With spring approaching, the Department of Natural Resources is seeking volunteers throughout the state to assist with its annual frog and toad survey.
Michigan's is the second-longest-running such survey in the country, after Wisconsin.
"In Michigan, over the past 20 years, we've noticed a decline in Fowler's toads and mink frogs," said Lori Sargent, the DNR's frog and toad survey coordinator. "These are two species that have a limited range in Michigan, unlike most of the other species that occur statewide."
Declining populations of frogs, toads and other amphibians have been documented worldwide since the 1980s. Studies suggest amphibians are disappearing due to habitat loss, pollution, disease and collection.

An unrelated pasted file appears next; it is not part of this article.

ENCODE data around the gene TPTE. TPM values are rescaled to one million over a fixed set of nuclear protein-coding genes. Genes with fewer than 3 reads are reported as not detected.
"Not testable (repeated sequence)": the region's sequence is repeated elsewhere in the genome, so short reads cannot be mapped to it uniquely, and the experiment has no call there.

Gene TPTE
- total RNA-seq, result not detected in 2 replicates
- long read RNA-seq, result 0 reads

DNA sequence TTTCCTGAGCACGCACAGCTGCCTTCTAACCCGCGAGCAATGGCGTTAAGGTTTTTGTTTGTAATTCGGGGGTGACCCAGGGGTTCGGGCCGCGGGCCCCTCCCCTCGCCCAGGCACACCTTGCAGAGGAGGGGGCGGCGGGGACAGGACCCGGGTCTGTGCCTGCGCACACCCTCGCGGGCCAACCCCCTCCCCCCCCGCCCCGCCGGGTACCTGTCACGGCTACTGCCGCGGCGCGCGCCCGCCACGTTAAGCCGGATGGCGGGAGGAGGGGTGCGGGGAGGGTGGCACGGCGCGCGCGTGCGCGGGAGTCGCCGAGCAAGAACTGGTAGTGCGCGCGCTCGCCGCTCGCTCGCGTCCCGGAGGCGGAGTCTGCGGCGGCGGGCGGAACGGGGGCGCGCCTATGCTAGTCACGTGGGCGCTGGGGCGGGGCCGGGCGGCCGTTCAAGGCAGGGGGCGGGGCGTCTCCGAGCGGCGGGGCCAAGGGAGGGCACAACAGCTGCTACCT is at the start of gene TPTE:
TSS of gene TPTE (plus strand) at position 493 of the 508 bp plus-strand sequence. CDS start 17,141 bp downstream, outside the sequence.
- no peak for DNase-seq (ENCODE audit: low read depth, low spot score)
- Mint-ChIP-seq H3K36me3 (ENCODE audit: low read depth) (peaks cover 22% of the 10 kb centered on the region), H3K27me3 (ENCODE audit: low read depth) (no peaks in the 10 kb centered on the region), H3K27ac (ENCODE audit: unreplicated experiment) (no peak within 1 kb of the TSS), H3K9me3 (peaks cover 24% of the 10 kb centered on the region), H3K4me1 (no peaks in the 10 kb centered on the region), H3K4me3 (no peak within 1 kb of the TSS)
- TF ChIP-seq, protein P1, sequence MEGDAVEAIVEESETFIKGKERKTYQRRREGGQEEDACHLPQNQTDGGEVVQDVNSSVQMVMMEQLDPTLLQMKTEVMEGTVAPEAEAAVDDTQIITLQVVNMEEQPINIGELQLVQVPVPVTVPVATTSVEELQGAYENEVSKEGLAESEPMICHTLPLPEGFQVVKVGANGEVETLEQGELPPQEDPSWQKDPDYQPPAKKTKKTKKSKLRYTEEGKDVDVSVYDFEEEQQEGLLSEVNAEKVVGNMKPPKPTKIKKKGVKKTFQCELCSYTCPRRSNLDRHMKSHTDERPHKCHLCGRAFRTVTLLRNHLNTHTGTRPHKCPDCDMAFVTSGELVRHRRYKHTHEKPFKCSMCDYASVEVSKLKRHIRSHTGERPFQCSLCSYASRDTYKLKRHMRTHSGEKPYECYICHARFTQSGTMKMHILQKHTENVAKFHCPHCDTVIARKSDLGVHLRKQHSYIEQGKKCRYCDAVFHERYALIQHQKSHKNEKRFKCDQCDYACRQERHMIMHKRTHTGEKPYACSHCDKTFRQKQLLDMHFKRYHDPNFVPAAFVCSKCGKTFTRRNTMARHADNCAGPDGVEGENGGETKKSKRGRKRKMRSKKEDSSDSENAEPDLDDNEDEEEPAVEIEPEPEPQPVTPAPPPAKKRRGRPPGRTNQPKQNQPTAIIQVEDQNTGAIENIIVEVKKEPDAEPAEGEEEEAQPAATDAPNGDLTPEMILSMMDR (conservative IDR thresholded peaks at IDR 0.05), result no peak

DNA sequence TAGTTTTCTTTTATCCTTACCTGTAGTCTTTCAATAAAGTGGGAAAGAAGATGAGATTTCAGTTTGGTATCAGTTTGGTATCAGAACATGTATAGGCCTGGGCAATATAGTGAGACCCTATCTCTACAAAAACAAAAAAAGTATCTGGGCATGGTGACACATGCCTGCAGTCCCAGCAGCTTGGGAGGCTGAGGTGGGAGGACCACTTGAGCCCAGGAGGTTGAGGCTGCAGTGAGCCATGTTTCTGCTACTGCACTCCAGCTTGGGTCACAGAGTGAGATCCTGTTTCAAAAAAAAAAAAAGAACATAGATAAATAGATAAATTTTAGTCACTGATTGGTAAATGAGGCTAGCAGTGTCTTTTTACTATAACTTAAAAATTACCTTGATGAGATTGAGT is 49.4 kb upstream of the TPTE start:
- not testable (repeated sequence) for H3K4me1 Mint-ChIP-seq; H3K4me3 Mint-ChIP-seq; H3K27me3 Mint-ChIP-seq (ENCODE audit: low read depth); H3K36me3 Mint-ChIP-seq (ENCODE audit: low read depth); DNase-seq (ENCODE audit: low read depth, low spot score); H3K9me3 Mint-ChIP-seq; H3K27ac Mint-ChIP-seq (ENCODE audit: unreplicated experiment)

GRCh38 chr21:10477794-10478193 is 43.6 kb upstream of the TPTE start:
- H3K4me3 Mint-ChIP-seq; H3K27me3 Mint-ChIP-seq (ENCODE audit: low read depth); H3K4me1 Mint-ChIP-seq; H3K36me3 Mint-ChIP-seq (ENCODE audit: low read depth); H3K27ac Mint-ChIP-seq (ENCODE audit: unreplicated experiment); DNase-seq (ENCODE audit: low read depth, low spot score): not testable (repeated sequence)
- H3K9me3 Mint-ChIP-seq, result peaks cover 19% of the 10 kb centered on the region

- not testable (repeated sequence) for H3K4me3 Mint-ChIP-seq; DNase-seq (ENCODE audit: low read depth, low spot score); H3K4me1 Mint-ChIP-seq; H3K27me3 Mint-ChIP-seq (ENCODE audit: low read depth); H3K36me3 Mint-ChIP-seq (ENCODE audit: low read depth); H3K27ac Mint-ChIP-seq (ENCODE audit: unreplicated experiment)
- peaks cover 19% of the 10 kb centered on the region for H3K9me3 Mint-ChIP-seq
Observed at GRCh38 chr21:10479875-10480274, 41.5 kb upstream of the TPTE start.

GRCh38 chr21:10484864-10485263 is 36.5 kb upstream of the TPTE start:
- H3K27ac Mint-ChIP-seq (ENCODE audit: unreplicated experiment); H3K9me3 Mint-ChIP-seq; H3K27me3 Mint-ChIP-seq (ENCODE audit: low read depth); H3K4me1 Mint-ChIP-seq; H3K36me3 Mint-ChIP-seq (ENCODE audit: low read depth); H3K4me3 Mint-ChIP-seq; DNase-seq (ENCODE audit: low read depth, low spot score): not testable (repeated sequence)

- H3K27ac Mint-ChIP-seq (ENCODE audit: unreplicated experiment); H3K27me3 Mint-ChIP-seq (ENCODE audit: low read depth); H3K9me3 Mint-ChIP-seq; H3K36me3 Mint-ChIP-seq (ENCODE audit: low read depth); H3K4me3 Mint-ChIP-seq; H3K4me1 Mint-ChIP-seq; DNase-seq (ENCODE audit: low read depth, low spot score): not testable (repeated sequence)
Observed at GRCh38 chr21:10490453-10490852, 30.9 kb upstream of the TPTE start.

Michigan's annual survey efforts help biologists monitor frog and toad abundance and distribution in the state.
"We have collected a large, valuable data set to help us evaluate Michigan's frog and toad populations," said Sargent. "We're now able to start watching trends and thinking about how to slow down some of the species' declines."
The surveys are conducted by volunteer observers along a statewide system of permanent survey routes, each consisting of 10 wetland sites. These sites are visited three times during spring, when frogs and toads are actively breeding. Observers listen for calling frogs and toads at each site, identify the species present, and make an estimate of abundance.
Sargent said new volunteers are needed in all parts of the state, and that the program's continued success is dependent on strong volunteer support. Those interested in volunteering should contact Lori Sargent at 517-284-6216 or SargentL@michigan.gov.
More information on the , and other projects supported by the Nongame Fish and Wildlife Fund, is available atwww.michigan.gov/wildlife.